JOHN SIGMON ASKS THE RIGHT QUESTIONS

Who is John Sigmon?

John is a strategic business leader breathing life into the employee experience. Throughout his career, he’s fostered innovative business and human capital improvements across every sector of the economy. .
His topic at the conference will be “You Aren’t Very Good At Interviewing, And By The Way, Now You Have Multiple Employee Relations Issues.”

What will you be speaking about at Disrupt HR and why did you choose this topic over any other?

I’m going to ask what is the science behind interviewing? And why should we interview in different ways than we do currently. No matter how good a leader you are, no matter how much you incentivize people or recognize them for their work, there is no substitution for hiring the best candidate and placing them in the right role. That all begins with the interview process.

The primary change is creating a structured interview process. Interviewers ask these lame questions. “Tell me about yourself.” “Where do you see yourself in five years?” “What are your greatest strengths and weaknesses?” “Why did you leave your last position?” Those types of questions.

I propose a more structured process involving not only the hiring manager and HR but more crowdsourcing. A cross-functional person, outside of your department, would come in and provide input. The questions would revolve around competencies, rather than mushy, uninformative questions.

Upwards of 80% of people are confident in their interviewing skills, and that they make good hiring decisions. But almost 50% of new hires are unsuccessful. They either don’t make it through their first year, don’t meet their objectives, or they don’t add value. So there’s a big disconnect.

This is due largely to confirmation bias. “You have to make a good impression in the first ten seconds,” that is what we are told. The reason to do this is on the other side of the table; the interviewer is subject to confirmation bias. So if you make a great impression in the first ten seconds, it’s not an interview after that. The rest of the meeting is an attempt to confirm a belief you’ve already formed about as a person, rather than focusing on the competencies needed to make this role successful.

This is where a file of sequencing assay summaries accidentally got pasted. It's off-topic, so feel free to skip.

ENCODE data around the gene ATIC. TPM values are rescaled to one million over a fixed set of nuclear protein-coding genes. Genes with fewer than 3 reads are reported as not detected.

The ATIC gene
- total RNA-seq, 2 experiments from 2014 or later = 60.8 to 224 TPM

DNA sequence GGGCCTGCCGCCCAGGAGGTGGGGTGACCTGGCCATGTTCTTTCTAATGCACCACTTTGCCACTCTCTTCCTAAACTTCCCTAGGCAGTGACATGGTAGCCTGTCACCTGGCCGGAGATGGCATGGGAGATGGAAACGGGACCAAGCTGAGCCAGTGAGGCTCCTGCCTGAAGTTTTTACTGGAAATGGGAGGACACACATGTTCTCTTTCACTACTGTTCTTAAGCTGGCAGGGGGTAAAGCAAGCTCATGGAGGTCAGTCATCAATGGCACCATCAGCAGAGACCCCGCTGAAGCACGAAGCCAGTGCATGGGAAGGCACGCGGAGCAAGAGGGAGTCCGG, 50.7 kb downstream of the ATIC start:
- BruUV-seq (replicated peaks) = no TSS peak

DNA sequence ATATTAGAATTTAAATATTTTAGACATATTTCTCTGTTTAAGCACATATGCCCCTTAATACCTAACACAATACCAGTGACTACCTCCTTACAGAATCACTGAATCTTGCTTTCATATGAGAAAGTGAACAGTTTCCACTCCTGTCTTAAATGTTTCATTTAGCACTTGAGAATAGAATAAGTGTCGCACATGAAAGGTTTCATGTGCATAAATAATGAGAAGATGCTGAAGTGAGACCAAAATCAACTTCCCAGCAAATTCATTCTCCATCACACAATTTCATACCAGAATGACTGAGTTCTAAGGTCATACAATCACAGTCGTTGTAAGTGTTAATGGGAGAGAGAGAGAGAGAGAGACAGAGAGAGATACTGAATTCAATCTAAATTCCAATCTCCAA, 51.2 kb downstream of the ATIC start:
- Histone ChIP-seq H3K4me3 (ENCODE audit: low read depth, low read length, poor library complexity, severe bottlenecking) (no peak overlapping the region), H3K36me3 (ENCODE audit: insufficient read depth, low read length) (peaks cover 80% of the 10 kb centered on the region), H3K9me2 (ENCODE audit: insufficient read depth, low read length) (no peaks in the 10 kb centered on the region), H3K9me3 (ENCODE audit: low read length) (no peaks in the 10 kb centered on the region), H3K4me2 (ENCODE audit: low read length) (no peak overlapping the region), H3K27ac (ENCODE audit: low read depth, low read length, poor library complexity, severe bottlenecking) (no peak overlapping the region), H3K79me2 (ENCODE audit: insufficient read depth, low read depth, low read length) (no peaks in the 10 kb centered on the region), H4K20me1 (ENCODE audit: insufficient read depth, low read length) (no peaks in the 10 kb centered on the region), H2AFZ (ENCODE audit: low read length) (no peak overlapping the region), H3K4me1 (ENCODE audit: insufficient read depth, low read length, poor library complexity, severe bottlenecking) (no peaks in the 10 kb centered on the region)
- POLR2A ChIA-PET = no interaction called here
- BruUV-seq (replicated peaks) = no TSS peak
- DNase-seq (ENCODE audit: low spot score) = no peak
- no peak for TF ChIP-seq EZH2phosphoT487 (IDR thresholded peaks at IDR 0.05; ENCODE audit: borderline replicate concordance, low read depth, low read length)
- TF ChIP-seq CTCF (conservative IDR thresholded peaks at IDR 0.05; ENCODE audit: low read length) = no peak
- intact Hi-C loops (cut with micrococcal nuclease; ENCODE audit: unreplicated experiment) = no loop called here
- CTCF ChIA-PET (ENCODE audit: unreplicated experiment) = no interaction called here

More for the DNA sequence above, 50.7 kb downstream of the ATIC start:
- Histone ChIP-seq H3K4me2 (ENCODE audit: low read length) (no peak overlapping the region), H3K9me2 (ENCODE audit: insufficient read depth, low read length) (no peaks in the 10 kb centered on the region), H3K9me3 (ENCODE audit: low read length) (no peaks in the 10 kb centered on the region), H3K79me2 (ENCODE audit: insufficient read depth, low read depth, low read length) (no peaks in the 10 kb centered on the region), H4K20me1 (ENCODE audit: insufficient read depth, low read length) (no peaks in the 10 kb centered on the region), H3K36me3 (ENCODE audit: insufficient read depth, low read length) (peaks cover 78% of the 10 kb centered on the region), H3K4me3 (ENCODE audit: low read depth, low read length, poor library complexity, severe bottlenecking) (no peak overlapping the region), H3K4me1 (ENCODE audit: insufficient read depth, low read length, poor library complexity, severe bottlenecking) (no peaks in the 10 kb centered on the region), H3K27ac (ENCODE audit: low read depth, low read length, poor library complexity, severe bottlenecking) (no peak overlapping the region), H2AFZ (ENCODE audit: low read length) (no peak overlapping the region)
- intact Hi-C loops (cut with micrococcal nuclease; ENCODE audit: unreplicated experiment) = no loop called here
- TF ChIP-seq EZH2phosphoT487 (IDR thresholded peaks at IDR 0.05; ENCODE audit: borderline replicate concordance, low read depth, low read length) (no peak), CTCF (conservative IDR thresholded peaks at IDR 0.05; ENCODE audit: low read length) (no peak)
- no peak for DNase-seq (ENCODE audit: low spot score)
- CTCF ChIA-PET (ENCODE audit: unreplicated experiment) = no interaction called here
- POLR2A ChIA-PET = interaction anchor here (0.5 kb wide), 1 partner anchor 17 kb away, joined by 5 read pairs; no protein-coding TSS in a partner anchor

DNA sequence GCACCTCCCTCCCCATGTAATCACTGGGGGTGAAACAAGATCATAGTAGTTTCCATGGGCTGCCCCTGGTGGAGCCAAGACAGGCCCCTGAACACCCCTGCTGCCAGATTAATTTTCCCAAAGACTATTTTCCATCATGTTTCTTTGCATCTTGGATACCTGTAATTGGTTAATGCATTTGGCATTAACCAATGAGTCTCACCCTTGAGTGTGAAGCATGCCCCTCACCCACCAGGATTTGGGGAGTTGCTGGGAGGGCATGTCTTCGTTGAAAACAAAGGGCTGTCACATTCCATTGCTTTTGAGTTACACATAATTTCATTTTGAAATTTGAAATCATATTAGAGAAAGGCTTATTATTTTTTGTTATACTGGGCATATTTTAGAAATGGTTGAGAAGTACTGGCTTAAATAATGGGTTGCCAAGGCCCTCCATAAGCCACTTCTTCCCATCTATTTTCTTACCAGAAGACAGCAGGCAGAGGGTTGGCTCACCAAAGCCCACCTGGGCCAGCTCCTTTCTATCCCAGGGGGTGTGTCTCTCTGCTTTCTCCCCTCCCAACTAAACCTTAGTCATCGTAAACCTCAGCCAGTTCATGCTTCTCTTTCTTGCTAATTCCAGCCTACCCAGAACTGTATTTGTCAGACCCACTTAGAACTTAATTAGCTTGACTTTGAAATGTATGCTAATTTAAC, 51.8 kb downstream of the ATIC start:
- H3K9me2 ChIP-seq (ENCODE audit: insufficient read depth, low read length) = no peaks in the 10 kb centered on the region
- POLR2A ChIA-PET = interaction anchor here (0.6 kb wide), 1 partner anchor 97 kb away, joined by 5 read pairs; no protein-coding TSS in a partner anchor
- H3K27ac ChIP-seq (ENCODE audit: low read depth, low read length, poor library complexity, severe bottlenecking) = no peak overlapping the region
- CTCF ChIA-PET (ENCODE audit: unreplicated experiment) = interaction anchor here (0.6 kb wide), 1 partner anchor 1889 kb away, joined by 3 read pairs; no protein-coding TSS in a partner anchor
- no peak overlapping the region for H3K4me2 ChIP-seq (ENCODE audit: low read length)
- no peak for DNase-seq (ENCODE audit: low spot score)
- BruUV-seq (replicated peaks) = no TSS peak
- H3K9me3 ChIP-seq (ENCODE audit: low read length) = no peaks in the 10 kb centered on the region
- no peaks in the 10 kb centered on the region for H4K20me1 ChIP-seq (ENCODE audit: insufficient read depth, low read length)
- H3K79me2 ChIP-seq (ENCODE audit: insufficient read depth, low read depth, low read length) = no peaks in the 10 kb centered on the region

Historically there was a bias in the classical music world that women couldn’t play in orchestras as well as men. Now obviously, that’s nonsense. But it’s common practice now to audition behind a curtain on a carpeted floor so judges can’t even hear footsteps. That practice needs to be somehow adapted to the hiring world.

 

What’s the most important shift in HR of the last five years?

As a profession, human resources is farther along than we think. There’s a lot of great work done by HR thought leaders, people like John Boudreau, Peter Cappelli, and Libby Sartain, who’ve been successful chiefs of HR in large organizations. They’ve been doing a lot of work in the background to try to propel the profession forward.

For me, the key message that I try to deliver to my organization and to everyone who will listen is: if HR is responsible for hiring the best talent, developing leaders, managing employee engagement, and all those things, then HR is part of the mission of your organization. HR is not a support function.

If you quickly Google mission statements from various HR organizations, you’ll see a lot of things like “support” mentioned. I think we need to move away from that and take a lesson from chief marketing executives.

Think back ten years ago, marketing was thought of as advertising, as the support for the product in the market. But now CMOs are key components within just about every successful organization out there. That’s where HR needs to drive.

 

In your opinion, where does the shift in HR need to occur?

One of the things that will continue to happen is that boards of directors will become more and more engaged with HR. Specifically asking questions about talent management. Ten years ago, boards were interested in just a couple of things: succession planning and executive compensation. That was primarily it.

Now they ask more and more questions about the state of talent within the organization. How is our workforce adapting to changes in the business environment? Why are employees leaving this organization? Why do employees want to stay here? What can we do with our workforce that will have the greatest impact on our business? Those are the thoughtful investigations that Boards and CEOs now expect out of HR.

 

If you could recommend a book for everyone in attendance to read before attending, what would it be?

I recently read The Engaged Leader by Charlene Li. It lays out a strategy for leadership engagement through social media channels. The thesis of the book is how can you leverage social media to scale communications?

If I could recommend a second book, it would be The Best Place to Work by Ron Friedman. It’s a bit of denser book, more data driven. It’s about the science of creating the best place to work, for example, office space, interviewing, whether people respond appropriately to monetary rewards versus other rewards. And it’s not a lot of platitudes; it’s backed up by science.

 

Last question, what’s your favorite David Bowie song?

“Young Americans” I remember when I was in high school. The album came out, and it was the talk of the school. I love that song to this very day.